The world is changing and the media is changing with it. Makers are using new technology and strategies to bring their stories to the public. VPRO is a sponsor of this progress, which can most keenly be felt in the field of technology, media and storytelling. This progress also creates new professions. VPRO Gids presents the forerunners of modern media in a series of interviews.

The first portrait in this series is Klasien van de Zandschulp, an interaction designer who deals with the future of media on a daily basis. VPRO Gids talked to her at VPRO Medialab’s Conference for the Curious during STRP Biënnale in Eindhoven, where she was one of the speakers.

If someone asks you at a birthday party what you do, what do you say?

‘That depends a little on how old the person is. I am an autonomous interaction designer and co-founder of Lava Lab. More specifically: specialised in mobile storytelling. For instance, I work a lot with augmented reality* to tell stories on location.’

*AR: Augmented reality

A digital layer that is laid over the real world. For example, through using an app to look through the camera of your telephone, you see the outside world with added elements. AR can, for instance, add extra information to the buildings in a city, or create a game like Pokémon Go. The difference with virtual reality is that VR takes you into a completely different world.


What do you see as the most significant developments in the world of media today?

‘I have been designing augmented reality experiences for years. These are becoming increasingly more relevant, through the development of AR goggles. I find this very interesting. New developments often only take flight through commercial applications. Take Pokémon Go, for example. Numerous similar apps have been developed, but it took a commercial brand to really bring it into the world. That game has really helped AR become more mainstream, so that people better recognise and understand my work. Designers and artists play an important role in questioning these developments. Artificial intelligence is also a really hot topic. Chatbots, robots applications for machine learning, are undergoing rapid development.’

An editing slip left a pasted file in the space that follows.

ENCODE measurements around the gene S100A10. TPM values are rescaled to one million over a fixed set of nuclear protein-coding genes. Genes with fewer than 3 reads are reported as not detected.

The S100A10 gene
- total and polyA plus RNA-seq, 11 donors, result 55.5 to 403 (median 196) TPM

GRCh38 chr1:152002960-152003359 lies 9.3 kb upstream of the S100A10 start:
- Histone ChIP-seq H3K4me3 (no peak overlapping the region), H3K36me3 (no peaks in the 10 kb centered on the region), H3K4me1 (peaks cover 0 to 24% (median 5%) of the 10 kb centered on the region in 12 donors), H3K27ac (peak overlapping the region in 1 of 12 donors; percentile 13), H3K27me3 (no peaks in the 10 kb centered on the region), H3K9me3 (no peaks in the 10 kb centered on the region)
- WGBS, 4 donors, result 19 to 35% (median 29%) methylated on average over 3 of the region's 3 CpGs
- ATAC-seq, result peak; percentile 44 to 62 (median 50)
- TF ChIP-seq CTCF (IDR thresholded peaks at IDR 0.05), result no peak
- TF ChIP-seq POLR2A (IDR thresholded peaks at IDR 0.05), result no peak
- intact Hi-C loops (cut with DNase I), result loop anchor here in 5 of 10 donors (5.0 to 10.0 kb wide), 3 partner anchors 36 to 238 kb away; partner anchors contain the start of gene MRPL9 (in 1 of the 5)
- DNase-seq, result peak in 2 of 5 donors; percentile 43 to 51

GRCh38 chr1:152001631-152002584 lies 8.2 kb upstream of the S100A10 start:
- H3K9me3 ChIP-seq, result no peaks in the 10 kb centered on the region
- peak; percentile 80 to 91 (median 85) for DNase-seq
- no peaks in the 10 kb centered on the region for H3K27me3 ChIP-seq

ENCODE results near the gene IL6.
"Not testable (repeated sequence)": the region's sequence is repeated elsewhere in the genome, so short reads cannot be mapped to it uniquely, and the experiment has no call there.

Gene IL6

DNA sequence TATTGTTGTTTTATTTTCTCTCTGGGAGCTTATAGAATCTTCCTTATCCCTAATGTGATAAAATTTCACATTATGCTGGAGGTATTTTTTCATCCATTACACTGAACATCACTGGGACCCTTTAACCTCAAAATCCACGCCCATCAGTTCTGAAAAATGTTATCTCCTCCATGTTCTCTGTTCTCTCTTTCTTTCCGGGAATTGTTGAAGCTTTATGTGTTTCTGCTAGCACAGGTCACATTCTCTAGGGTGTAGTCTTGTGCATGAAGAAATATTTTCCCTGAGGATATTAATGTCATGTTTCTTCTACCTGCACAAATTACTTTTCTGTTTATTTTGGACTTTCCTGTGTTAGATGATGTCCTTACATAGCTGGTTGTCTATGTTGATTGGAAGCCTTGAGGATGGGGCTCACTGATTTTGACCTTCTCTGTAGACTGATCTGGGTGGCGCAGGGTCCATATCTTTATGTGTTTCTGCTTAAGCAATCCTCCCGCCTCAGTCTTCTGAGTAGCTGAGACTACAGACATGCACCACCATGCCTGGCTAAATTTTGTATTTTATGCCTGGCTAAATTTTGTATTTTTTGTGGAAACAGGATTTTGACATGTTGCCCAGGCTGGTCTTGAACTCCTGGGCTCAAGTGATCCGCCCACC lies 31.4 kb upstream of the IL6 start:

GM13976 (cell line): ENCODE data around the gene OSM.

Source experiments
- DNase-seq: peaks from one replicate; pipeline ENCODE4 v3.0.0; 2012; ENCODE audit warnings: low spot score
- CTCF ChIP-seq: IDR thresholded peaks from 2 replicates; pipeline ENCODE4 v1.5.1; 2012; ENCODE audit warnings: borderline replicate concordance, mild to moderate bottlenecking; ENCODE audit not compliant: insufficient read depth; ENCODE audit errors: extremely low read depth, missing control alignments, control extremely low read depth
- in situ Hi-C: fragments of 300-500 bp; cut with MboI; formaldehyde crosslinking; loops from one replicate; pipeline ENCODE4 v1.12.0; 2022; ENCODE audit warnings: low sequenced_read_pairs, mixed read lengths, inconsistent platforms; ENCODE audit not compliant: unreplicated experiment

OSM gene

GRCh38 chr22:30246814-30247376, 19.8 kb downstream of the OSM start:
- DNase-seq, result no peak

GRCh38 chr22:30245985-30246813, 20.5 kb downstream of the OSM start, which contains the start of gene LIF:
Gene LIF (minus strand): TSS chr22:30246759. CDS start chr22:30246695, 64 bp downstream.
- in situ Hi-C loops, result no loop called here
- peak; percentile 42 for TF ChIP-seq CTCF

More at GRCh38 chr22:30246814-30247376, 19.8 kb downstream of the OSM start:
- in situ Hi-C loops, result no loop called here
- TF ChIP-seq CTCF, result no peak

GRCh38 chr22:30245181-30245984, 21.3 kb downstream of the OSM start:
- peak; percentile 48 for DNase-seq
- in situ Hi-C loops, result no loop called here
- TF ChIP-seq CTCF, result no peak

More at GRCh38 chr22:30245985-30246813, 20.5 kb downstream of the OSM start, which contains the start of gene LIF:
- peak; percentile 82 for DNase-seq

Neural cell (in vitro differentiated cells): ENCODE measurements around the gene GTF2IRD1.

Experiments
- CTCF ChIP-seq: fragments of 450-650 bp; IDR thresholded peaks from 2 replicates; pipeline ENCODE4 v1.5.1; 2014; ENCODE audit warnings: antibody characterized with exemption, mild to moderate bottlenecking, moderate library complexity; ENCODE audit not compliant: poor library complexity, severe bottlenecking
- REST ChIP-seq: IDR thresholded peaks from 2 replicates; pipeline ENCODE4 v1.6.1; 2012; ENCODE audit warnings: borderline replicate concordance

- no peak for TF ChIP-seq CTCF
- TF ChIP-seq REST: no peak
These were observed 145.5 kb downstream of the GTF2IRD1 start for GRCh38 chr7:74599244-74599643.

Who is your audience?

‘I am only truly happy when I see my audience actually using my work, and then preferably different target groups. A few years ago I made a piece in AR about the Second World War, at the Dam in Amsterdam. It was used by a lot of older people, which was a first for AR. It resulted in a very emotional moment, whereby they went back in time and were able to virtually experience a story about the Resistance on the Dam. The younger people were more experienced in using the technology and helped the older people with it.

I enjoy working for a wide audience, but I sometimes focus on a specific target group, as with a collaboration with the Amsterdam Museum. Together with them I made an application for mobile storytelling. There was a very specific target group: young people aged between 16 and 25 years. We deepened our understanding of their behaviour and use of language. Based on this, we then set up an app to allow communication between them and the painters of the canvasses in the museum using the language of social media. It worked really well.’